Friday, October 15, 2004

FTC Spyware consumer alert

The good news is that consumers can prevent spyware installation.

* Update your operating system and Web browser software. Your operating system (like Windows or Linux) may offer free software “patches” to close holes in the system that spyware could exploit.

* Download free software only from sites you know and trust. It can be appealing to download free software like games, peer-to-peer file-sharing programs, customized toolbars, or other programs that may change or customize the functioning of your computer. Be aware, however, that some of these free software applications bundle other software, including spyware.

* Don’t install any software without knowing exactly what it is. Take the time to read the end-user license agreement (EULA) before downloading any software. If the EULA is hard to find — or difficult to understand — think twice about installing the software.

* Minimize “drive-by” downloads. Make sure your browser security setting is high enough to detect unauthorized downloads, for example, at least the “Medium” setting for Internet Explorer. Keep your browser updated.

* Don’t click on any links within pop-up windows. If you do, you may install spyware on your computer. Instead, close pop-up windows by clicking on the “X” icon in the title bar.

* Don’t click on links in spam that claim to offer anti-spyware software. Some software offered in spam actually installs spyware.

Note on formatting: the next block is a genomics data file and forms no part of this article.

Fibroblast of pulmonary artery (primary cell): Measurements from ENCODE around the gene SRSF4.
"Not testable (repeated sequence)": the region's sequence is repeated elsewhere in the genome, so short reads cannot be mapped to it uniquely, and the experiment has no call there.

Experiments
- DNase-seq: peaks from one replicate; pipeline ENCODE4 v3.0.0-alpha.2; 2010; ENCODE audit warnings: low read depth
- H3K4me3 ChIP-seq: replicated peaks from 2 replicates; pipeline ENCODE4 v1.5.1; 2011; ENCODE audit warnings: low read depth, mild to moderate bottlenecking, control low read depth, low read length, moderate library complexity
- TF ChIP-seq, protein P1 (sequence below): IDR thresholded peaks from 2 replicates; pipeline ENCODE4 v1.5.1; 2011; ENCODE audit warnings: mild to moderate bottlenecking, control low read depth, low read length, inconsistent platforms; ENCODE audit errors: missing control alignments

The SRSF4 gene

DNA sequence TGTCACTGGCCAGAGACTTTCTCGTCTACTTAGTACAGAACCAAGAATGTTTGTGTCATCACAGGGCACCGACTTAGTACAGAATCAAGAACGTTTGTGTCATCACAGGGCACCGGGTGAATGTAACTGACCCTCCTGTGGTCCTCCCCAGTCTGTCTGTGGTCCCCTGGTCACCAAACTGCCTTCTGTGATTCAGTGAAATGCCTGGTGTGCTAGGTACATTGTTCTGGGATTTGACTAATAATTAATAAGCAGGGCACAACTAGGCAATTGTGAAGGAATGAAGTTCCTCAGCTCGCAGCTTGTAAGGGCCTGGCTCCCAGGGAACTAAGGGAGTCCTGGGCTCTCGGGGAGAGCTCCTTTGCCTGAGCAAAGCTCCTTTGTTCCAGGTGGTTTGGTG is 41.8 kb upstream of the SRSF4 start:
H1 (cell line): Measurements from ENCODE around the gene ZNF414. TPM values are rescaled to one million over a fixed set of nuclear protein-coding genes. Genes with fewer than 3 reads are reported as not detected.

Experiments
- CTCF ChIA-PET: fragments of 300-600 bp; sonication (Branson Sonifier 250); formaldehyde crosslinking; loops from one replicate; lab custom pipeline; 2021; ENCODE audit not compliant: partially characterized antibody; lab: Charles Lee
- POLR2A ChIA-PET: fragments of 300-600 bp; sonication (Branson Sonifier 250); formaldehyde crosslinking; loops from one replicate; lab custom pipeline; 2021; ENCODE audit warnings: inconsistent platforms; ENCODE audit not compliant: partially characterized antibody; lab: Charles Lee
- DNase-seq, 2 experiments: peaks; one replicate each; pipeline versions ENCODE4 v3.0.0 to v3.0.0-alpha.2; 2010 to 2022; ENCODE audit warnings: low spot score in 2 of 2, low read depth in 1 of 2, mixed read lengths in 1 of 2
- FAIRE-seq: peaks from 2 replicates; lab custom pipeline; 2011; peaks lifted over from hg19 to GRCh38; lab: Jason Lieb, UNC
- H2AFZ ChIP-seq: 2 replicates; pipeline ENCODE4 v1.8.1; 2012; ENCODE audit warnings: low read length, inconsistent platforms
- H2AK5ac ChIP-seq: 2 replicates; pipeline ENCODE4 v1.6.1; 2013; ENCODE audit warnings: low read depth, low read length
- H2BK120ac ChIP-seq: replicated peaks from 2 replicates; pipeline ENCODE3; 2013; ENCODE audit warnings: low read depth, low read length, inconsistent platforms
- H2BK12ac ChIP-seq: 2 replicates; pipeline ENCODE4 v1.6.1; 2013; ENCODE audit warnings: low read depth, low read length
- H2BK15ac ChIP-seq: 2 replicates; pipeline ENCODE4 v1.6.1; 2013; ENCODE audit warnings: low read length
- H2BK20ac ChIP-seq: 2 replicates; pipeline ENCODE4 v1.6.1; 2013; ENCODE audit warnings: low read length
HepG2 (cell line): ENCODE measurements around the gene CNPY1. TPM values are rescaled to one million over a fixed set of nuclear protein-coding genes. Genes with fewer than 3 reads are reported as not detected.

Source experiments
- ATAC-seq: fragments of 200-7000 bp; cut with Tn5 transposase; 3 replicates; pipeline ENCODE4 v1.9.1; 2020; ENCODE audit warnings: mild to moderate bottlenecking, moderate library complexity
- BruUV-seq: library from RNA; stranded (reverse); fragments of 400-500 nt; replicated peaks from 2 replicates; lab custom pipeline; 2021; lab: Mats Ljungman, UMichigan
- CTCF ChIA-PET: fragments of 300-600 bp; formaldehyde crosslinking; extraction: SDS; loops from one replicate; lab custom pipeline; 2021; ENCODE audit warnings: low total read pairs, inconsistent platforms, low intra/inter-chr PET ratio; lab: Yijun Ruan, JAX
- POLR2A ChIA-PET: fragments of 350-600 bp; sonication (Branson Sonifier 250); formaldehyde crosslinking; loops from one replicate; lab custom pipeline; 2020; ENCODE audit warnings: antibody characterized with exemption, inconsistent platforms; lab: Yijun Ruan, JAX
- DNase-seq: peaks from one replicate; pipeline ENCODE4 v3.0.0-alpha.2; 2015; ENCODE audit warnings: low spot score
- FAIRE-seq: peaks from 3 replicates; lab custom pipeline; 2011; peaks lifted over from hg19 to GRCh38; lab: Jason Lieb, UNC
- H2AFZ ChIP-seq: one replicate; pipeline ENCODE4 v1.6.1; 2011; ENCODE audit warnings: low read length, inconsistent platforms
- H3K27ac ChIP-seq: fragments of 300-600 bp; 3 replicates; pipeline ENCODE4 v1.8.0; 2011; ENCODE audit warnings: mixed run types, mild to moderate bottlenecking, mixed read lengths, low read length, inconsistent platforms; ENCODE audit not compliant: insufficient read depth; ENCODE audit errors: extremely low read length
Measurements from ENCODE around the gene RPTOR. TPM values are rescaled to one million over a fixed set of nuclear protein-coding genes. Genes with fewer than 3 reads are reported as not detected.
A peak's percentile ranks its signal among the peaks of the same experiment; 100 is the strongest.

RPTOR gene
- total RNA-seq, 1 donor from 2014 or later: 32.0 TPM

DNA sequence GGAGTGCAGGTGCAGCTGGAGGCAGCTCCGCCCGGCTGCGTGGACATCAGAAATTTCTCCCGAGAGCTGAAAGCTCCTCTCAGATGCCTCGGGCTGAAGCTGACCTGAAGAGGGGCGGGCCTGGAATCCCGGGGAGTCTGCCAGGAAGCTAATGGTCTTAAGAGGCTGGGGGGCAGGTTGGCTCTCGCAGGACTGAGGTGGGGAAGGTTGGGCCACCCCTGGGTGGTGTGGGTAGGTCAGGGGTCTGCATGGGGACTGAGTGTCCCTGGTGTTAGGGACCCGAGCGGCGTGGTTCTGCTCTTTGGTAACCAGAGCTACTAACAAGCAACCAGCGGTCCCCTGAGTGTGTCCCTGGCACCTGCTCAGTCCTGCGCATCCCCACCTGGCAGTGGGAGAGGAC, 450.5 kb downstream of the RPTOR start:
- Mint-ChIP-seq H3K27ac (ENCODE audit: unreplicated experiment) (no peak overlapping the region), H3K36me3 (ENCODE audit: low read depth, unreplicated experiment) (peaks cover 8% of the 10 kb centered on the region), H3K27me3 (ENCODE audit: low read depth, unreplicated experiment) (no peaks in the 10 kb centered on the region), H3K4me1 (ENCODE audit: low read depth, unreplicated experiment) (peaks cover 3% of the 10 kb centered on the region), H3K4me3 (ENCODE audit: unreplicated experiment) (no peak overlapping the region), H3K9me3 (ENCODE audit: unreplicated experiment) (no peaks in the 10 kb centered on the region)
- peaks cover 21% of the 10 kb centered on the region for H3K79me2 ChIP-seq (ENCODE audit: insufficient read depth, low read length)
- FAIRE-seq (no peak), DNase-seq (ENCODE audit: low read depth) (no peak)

* Install a personal firewall to stop uninvited users from accessing your computer. A firewall blocks unauthorized access to your computer and will alert you if spyware already on your computer is sending information out.

More information about protecting your computer and your personal information online

And yet, while the Internet helps make our lives richer and more convenient, it also provides a gateway to our personal information; our homes, families and worksites; our security and safety. Viruses, hackers and worms have become the stuff of headlines, with results that can range from mere headaches to complete havoc.

Use this form to submit a complaint to the Federal Trade Commission (FTC) Bureau of Consumer Protection about a particular company or organization.


Ted Feuerbach said...

The problem is that the FTC seems to do little to enforce the laws already in effect. I see late night infomercials that claim outrageous weight loss claims, even cancer cures. I get over 300 spam emails a day. The vast majority of their offers appear to be fraudulent. The FTC usually does nothing about these. When they do, they make them give the money back. Well, some of it anyway. Filling out a complaint form seems rather pointless.

Alice said...

I share your frustration, both on infomercials and spammers. But as the FTC has given us a tool to fight this scourge, it seems to me we should at least try it.